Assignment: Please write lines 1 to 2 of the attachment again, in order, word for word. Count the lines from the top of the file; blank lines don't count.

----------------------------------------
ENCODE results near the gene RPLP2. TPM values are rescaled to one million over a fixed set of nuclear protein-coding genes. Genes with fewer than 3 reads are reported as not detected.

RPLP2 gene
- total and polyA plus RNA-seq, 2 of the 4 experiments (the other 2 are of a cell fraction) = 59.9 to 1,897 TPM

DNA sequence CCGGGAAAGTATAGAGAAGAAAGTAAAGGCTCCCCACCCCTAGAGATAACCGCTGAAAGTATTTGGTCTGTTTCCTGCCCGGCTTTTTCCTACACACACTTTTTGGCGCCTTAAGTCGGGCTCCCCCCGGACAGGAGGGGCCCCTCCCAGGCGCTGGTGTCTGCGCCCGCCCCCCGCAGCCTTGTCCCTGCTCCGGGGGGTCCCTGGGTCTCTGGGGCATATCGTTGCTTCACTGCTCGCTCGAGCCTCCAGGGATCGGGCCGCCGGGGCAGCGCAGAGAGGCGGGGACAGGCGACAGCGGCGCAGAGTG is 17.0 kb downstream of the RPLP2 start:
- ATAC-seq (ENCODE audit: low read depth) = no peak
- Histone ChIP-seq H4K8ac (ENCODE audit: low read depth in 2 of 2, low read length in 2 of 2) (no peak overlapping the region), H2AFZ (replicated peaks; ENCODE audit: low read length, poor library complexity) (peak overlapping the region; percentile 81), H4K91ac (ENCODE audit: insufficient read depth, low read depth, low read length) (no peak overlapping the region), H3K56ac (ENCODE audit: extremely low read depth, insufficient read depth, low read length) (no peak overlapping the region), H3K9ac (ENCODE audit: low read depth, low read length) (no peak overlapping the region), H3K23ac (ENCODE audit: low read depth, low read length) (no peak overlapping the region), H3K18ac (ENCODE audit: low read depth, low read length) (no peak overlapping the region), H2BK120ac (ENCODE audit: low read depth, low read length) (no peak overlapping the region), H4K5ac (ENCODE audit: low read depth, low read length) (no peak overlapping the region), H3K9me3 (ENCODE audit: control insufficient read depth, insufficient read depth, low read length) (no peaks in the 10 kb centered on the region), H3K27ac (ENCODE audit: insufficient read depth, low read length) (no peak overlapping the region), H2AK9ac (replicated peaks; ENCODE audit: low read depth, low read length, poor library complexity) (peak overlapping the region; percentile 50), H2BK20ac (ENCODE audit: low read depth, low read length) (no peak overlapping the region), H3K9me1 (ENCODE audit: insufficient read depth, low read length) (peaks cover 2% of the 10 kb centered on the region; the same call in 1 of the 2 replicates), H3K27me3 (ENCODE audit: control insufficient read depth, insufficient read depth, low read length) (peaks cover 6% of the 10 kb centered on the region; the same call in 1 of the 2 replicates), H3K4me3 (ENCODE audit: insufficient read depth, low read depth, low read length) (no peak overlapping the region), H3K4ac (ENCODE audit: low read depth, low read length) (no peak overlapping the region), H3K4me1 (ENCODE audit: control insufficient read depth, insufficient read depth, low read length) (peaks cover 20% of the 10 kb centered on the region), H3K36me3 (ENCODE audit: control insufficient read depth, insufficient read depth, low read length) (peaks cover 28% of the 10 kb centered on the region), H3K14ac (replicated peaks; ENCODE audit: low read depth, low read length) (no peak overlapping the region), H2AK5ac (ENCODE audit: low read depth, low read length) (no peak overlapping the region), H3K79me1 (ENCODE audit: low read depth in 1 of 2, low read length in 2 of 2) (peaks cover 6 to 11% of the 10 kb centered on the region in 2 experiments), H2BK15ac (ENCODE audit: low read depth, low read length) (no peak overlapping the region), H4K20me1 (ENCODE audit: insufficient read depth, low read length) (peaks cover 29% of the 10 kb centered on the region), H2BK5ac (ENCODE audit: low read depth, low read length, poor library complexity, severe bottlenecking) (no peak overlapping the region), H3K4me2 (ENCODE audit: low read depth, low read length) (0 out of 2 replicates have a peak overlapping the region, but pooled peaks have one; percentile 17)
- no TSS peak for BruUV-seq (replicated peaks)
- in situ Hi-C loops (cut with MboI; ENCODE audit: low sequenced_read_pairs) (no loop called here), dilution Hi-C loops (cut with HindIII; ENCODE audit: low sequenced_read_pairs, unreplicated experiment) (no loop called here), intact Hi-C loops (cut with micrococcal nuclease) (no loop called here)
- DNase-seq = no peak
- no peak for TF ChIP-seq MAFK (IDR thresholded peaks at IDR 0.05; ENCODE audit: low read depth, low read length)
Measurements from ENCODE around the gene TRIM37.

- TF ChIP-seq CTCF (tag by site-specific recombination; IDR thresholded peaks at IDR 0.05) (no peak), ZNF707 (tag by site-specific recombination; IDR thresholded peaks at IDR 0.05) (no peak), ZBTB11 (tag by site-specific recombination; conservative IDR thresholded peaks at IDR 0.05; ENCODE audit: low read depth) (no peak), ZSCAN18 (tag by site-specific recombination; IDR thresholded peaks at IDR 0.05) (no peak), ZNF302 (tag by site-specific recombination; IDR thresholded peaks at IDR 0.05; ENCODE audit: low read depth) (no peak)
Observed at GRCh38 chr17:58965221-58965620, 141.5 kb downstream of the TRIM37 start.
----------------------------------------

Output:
ENCODE results near the gene RPLP2. TPM values are rescaled to one million over a fixed set of nuclear protein-coding genes. Genes with fewer than 3 reads are reported as not detected.

RPLP2 gene